By CagePotato contributor, Jason Moles
(Garth DeFelice could have been a contender if it weren’t for that bum hip.)
Imagine for a moment that it’s a hot July morning. You wake up in your McMansion located in a gated community or on a private road. You step into a bathroom, which appears to have been transplanted from a magazine, and take a shower. After you’re dressed, it’s time to have a modest breakfast consisting of no less than four eggs, three slices of bacon, three sausage links, a stack of hotcakes so scrumptious Paul Bunyan would be jealous, and all the freshly squeezed orange juice a man could want. Once you’ve had your fill, you hop in your Lamborghini and head to work… at BestBuy, or maybe it’s Staples. Oops, almost forgot; you went to college so you may have landed a comfortable desk job.
Yes sir, instead of heading to two-a-days at the stadium preparing for the upcoming season on the gridiron, you’re playing the role of the stiff with a 9-5’er to make ends meet. Hey man, it is after all “straight cash, homey” and every hour worked in that inglorious soul-crusher known as work is another chance to elude the repo man.
Do you know who you are? You are an American football player who used to play in the NFL. Since the lockout, things just haven’t been the same. We know it’s all about the Benjamins and all (unless your name is Herschel Walker), so here are a few, possibly former NFL players who might actually have a chance in MMA, unlike Jonnie Morton.
Matt Roth lettered three times in wrestling back in the day and has an outstanding record of 31-0. As an Iowa State Champion and All-American football player, Roth is used to the physical toll long training camps take on your body. Give this guy a year or two at Jackson’s or AKA and you may just be surprised that this dude can do more than just wrestle.
After undoubtedly being picked on in school for being huge and being named Kelly, Gregg found out a way to release his anger: wrestling. This behemoth wrestled his way to becoming the Oklahoma heavyweight champion three years straight from 199 to 1995. Sure, the Super Bowl XXXV champion would need to get on that Dolce Diet or get GSP to hook him up with “Rush Fit” to make weight, but that shouldn’t be an issue.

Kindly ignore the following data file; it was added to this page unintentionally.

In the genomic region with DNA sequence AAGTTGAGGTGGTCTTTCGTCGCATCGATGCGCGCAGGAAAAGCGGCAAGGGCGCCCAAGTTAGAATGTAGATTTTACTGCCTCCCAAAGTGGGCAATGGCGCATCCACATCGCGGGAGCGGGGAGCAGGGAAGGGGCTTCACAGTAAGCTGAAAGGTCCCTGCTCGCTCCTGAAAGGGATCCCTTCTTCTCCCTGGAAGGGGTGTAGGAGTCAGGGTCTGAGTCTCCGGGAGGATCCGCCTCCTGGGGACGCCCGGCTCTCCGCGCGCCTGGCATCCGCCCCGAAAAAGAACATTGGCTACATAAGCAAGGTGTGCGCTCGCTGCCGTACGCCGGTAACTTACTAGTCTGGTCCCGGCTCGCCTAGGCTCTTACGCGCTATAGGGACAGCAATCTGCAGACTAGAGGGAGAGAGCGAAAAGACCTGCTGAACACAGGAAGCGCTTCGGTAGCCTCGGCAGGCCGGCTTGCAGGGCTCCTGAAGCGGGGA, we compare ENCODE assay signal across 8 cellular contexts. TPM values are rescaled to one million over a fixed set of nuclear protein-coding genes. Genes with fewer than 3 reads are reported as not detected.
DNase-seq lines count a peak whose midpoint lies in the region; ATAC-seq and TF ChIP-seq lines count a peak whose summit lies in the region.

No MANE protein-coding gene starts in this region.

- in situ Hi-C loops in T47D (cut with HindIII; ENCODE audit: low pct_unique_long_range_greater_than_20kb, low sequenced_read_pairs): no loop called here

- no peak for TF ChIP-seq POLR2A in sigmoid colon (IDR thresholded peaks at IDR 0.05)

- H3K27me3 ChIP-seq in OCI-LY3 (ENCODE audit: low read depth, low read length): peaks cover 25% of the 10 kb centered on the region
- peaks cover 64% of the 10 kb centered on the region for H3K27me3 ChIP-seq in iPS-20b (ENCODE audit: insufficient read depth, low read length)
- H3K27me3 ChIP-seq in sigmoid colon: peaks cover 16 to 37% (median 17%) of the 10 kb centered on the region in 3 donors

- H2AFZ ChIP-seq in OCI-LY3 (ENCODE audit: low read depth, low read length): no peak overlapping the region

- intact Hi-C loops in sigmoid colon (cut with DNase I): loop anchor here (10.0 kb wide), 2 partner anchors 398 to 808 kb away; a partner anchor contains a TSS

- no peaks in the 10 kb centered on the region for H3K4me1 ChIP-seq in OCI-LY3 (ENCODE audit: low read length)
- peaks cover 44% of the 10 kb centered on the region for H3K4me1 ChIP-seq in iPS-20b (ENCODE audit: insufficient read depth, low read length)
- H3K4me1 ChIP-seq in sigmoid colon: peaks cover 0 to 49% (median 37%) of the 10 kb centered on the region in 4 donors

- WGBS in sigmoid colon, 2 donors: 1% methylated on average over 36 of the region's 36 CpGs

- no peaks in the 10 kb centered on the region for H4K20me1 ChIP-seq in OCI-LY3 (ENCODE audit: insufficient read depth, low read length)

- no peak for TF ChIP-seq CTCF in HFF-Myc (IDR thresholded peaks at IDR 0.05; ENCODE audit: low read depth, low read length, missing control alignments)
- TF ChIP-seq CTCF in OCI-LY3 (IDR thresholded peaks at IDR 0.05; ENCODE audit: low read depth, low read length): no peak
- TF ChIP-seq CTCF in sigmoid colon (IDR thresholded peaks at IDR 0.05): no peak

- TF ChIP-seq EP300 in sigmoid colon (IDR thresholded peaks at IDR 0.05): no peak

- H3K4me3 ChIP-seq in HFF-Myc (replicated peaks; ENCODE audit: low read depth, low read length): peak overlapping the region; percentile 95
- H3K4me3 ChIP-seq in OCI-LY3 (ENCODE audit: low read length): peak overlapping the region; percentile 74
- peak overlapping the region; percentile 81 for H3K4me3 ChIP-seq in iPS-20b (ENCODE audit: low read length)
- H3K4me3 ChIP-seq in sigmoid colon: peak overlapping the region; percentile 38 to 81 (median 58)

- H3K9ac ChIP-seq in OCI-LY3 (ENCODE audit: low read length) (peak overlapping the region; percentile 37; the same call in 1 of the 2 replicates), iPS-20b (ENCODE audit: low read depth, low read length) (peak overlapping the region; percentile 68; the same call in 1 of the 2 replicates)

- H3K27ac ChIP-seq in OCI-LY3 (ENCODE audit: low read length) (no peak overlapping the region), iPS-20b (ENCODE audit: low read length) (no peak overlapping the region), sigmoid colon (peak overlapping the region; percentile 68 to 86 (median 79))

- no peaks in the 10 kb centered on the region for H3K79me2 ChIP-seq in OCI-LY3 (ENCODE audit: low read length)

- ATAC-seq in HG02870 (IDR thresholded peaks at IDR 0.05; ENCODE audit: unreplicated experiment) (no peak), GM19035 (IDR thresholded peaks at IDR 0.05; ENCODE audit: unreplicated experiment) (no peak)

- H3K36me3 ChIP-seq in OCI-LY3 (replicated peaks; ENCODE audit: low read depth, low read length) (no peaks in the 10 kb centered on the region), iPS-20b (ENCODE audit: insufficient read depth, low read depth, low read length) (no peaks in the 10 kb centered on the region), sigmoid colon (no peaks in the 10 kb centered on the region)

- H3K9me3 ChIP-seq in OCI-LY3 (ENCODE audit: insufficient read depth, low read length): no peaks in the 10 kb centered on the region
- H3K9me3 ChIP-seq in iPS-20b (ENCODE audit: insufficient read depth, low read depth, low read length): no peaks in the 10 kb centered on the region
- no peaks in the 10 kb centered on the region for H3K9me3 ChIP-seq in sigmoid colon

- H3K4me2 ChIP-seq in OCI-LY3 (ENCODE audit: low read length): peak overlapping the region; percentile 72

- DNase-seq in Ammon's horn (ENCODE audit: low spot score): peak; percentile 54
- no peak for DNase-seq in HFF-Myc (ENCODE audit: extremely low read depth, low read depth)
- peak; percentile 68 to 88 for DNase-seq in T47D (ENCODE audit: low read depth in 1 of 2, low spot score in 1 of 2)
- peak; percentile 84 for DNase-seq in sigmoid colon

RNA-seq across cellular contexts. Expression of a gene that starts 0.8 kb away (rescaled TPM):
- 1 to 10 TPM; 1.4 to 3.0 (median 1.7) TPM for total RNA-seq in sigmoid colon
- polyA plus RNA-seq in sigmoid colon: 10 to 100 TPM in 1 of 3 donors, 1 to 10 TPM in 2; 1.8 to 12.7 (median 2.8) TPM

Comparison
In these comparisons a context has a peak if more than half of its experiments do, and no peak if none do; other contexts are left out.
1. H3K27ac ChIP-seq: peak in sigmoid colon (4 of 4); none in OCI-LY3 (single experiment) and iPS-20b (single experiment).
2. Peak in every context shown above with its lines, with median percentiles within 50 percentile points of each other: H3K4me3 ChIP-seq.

If he’s strapped for cash and doesn’t have time to sit in a sauna, he could always stop eating veggies for few months and get a life-threatening disease to lose the extra pounds before weigh-ins. Well, it worked for Brock Lesnar. What, too soon?
“Rowdy” Roddy White
Anyone who’s watched Sports Center in the past few years knows exactly who Roddy White is and what he’s capable of inside the 20. What you may not know, is that he is a two-time South Carolina state champ in wrestling. As a force to be reckoned with in the run-blocking game, White is comfortable fending off larger opponents. Take his wrestling background combined with the gas tank of an upper-echelon wide receiver and you’ve got half an MMA fighter. All he needs now are a few BJJ and boxing lessons and three months of sprawl training at the local UFC gym, right?
If you can’t tell already, there are a bunch of big fellas who can no longer make bank by strapping on a helmet and knocking a few skulls on the weekend. Stephen Neal can do that and so much more. This man went 151-10 as a four time All-American wrestler at the California State University, Bakersfield. He placed fourth his freshman year, second in his junior year, then went on to win two straight NCAA Division 1 Heavyweight titles, defeating former UFC champion Brock Lesnar in the process. In 1999, Neal won the Dan Hodge Award following a year in which he won the U.S. Freestyle Championship, the Pan-American Games title and the World Championship. The dude even won the FILA outstanding wrestler award, an honor given to the best wrestler in the world!